I don’t have a lot of regrets, but I have a few. I regret not learning a second language to the point where I can converse. I regret not learning to swim, and I regret giving up the violin. (Though my violin teacher might have thought that was the right decision.)
And I regret not memorizing more poetry. But that is a regret I can do something about, right now. And I intend to.
I’ve been thinking about this since last fall, when a friend mentioned in passing that he had taken to reciting the poetry of Robert Frost while on his daily walk. When he said this, the poems that I had been required to memorize as a teenager — all while I was in junior high, all under the same English teacher — came rushing back into my brain.
“Blue Girls,” by John Crowe Ransom. The prologue to Shakespeare’s “Romeo and Juliet.” The opening lines of Chaucer’s “Canterbury Tales” — not the translated version, but the wonderful Middle English version with “shoures soote” and “swich licour.” So fun to recite with passion and verve, mystifying your friends!
There are poems I memorized on my own, too: “Stopping by Woods on a Snowy Evening,” which perhaps everyone has memorized. “Dogs and Weather,” by Winifred Welles, which I loved as a very young girl, long before I had a dog of my own. And so many others — entertaining poems, rhyming poems, not necessarily important poems but poems that got stuck in my brain almost in spite of myself. (Nursery rhymes, for instance.) (And why have rhymes in the nursery? Hmmm.)
What is the benefit in memorizing poetry? Is there one? Is a benefit necessary?
For me, there is the pure pleasure of running through a poem in full, in my head, when I am away from a screen or a book. Or having a poem, or a few lines of a poem, pop into my head for no apparent reason — because something in life brings to mind those words. Or maybe just for the pleasure of the language, the entirely new way of looking at the world.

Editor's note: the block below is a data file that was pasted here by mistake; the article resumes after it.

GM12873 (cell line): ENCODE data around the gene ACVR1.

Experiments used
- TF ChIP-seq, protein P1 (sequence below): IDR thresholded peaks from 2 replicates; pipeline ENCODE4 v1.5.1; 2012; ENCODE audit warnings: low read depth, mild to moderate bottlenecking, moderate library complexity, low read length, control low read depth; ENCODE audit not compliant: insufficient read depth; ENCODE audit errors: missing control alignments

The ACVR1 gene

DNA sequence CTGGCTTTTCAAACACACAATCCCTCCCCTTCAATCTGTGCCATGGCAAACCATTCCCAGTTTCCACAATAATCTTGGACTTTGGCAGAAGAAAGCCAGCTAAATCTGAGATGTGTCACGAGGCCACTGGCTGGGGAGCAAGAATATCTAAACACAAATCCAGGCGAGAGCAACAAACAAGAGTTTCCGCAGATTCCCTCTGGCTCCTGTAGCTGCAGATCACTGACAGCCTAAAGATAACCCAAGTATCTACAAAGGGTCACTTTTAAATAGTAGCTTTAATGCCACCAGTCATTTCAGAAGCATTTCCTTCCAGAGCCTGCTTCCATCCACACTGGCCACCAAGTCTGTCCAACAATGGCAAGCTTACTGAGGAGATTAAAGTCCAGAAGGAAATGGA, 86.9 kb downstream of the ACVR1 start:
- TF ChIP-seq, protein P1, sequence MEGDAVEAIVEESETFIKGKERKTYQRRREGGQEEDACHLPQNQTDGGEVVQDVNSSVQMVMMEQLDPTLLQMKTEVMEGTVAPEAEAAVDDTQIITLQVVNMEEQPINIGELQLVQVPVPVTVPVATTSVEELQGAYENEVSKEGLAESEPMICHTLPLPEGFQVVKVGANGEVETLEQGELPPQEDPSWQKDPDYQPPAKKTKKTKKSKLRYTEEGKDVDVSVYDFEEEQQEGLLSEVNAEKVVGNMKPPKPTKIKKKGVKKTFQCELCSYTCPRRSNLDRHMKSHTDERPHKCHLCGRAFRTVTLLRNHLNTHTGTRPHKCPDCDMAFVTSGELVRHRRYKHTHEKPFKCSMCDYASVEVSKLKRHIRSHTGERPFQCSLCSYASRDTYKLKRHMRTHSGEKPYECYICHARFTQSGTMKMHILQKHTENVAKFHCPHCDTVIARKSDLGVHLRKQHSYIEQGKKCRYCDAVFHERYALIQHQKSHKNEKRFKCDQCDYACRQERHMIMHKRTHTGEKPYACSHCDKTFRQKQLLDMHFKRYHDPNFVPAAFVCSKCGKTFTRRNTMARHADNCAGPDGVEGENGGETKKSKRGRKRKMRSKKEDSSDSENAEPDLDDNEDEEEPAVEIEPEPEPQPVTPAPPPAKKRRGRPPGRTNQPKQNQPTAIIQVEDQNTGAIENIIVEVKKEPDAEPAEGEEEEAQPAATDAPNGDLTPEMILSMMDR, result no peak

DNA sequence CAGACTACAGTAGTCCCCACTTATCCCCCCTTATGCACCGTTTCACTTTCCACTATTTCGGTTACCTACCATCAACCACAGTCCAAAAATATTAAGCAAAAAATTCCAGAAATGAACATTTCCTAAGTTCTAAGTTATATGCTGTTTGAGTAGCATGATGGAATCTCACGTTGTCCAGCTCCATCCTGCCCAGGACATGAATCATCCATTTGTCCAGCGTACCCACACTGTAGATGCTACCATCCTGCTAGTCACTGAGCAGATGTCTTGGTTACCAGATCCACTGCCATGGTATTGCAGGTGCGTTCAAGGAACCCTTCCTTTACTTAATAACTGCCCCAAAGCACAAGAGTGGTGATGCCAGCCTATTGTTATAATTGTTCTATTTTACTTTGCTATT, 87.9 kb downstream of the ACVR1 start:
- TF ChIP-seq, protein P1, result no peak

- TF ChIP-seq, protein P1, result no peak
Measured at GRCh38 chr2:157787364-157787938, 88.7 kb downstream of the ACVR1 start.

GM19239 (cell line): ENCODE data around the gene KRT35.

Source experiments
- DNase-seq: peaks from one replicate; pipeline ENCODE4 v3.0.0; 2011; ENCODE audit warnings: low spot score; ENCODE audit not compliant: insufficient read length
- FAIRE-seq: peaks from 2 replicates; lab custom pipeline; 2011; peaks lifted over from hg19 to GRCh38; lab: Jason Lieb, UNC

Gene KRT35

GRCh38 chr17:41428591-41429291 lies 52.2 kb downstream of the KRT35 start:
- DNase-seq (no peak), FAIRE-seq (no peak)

In an essay in the New Yorker some years ago, poet and novelist Brad Leithauser wrote of memorizing, “You take the poem inside you, into your brain chemistry if not your blood, and you know it at a deeper, bodily level than if you simply read it off a screen.”
And he quotes scholar Catherine Robson: “If we do not learn by heart, the heart does not feel the rhythms of poetry as echoes or variations of its own insistent beat.”
If we do not learn by heart, the heart does not feel.
Former U.S. Poet Laureate Tracy K. Smith talked about this in November when she was in town for Talking Volumes. You don’t just memorize because of the rhythm and the rhyme, Smith said, but because of the meaning, which might change for you as you grow older and discover that different lines resonate for you.
The meaning of “Blue Girls” certainly changed for me as I grew older. When I learned the poem in seventh grade, the line “Go listen to your teachers, old and contrary, without believing a word” was the one that resonated (and made me snicker). But now I am more interested in the lines about the transience of beauty and about growing old.
What about you? Were you taught to memorize poems in school? Which ones? And do teachers still require this?
Which poems come to mind as you go about your life?
Write me at firstname.lastname@example.org. Include your name and city, and I’ll use your thoughts in a future column soon.
Laurie Hertzel is the Star Tribune’s senior editor for books. Email: email@example.com. On Facebook: facebook.com/startribunebooks.